How To Make Sourdough Bagels

Sourdough Bagels

After many attempts at making bagels, I finally found a great whole wheat-yeast recipe from my friend Gina. But then my sourdough started taking off and I found I was making most of our bread with my sourdough starter.

What to do about the great bagels? I ended up combining the sourdough amounts from one recipe and the method from Gina’s and we’ve been really pleased with the results. In fact, my family loves it when I make these!

It’s always best to start with a really active sourdough starter. I’ve written previously about how I grew my sourdough starter (glad to see I’ve come a long way since then- no more of those “breads”) and the tips I use to keep it active without a lot of work. I’m happy that I’ve managed to keep it alive for almost two years now.

The picture above was taken in the morning after I had gotten the starter out of the fridge the night before, fed it and left it on the counter so it was ready to go in the morning.

When all the ingredients are mixed, you will notice that this dough is much stiffer than other doughs, pulling cleanly away from the bowl. It really gives the mixer a work-out!

Sourdough does take longer to rise, though, so I usually plan to mix it in the morning and finish it in the evening right before dinner. When it’s ready to shape, transfer it to a floured surface (I use a towel whenever I’m dealing with bread- it’s easy clean-up and less flour needed).

Separate the dough into 12-18 pieces. In order to get somewhat equal pieces, I like to flatten the dough with a rolling pin- approximately a 10×13-inch rectangle is good – and use a sharp knife to cut into equal (or as equal as you can) pieces. Then it’s easy to cut a little from the bigger pieces and add to the corners.

I used to make a dozen, but found that the bagels just were too big (I think store-bought ones are too big, too), so now I cut the dough into 18 pieces.

There are two ways to form bagels. One way is to roll each piece of dough into a rope and pinch the ends together creating the bagel. I find it quickest just to pinch each piece together creating a ball, like we do for our Soft 100% Whole Wheat Dinner Rolls.

And then simply use my thumb to punch through the center of the dough ball, stretching a bit as I do in order to create the classic bagel shape.

It’s not perfect (but that’s hardly ever my goal, remember?), but it will puff more during the boiling and baking stages.

After all the bagels have been shaped, set them aside to rest for about an hour under a dampened towel.

The classic ingredient to add to the water for bagels is malt syrup. Right. Obviously most of us never have that around. That’s one of the reasons I loved Gina’s yeast recipe- she used baking soda and it turned out wonderful bagels that weren’t all misshapen like the others I had tried that used honey as a replacement. For some reason using just soda alone creates the most uniform bagels for me.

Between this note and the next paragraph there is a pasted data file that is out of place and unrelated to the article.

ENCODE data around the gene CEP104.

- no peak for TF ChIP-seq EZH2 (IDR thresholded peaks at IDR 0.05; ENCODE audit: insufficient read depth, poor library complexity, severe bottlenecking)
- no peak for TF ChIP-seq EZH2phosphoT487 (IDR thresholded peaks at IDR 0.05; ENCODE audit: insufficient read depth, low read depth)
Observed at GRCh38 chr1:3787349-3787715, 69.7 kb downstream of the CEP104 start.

Boil the bagels for one minute, turning them at the halfway mark.

The bagels on the right have been boiled, those on the left not. You can see that they puff up a bit during this stage. It’s OK to put them close together on the baking sheet, as they won’t puff up much more during baking.

Bake as-is or coat with a bit of milk or an egg glaze (water+beaten egg) and the topping of your choice- sesame seeds, poppy seeds, dried onion flakes and even a bit of kosher salt is yummy.


Sourdough Bagels

  • 2 c. sourdough starter
  • 1-1/4 c. water (if your starter is thick, use 1/4 c. more)
  • 1 Tb. oil
  • 5-1/2 -6 c. bread flour (I use 1/2 whole wheat & 1/2 all purpose and they’re good)
  • 1 Tb. salt
  • optional ingredients for bagel dough: onion powder & dried flakes for onion bagels; cheese for cheese bagels, herbs, raisins & cinnamon, etc. – this is where you can get creative!
  • 1 Tb. baking soda
  • milk or a glaze made of an egg + water (the egg glaze creates a shiny bagel) – optional
  • toppings of choice: sesame or poppy seeds, dried onion flakes, cheese – optional if flavoring the dough – optional
  1.  Mix starter, water, oil, flour, and salt together and then let rest for 10 minutes.
  2. Knead the dough with a dough hook on low speed for about 4 minutes – the dough will be very stiff.
  3. Transfer to a greased large bowl and let rise for 4 hours. Fold the dough over on itself 2 times (or try to- sometimes I don’t always remember both folds)
  4. Pour out the dough onto a floured surface (a lightly floured tea-towel works great), knead a couple of times, flatten and cut into 12-18 equal pieces (about 5 oz. each).
  5. Shape the bagels by making each piece into a ball and using your thumb to punch a hole through the middle of the ball, stretching to make the center hole. Set the shaped bagels on a parchment or silicone lined baking sheet (12 will fit on one large sheet, if making 18, use two smaller sheets) – they are known for sticking, so this will make removing them much easier.
  6. Drape the shaped bagels with a damp towel (the one used for cutting works great) and let sit for about an hour.
  7. Fill a large 12-inch skillet 1/2 to 3/4 full with water and add the tablespoon of soda. Bring it to a boil. Start the oven preheating to 450 degrees at this time.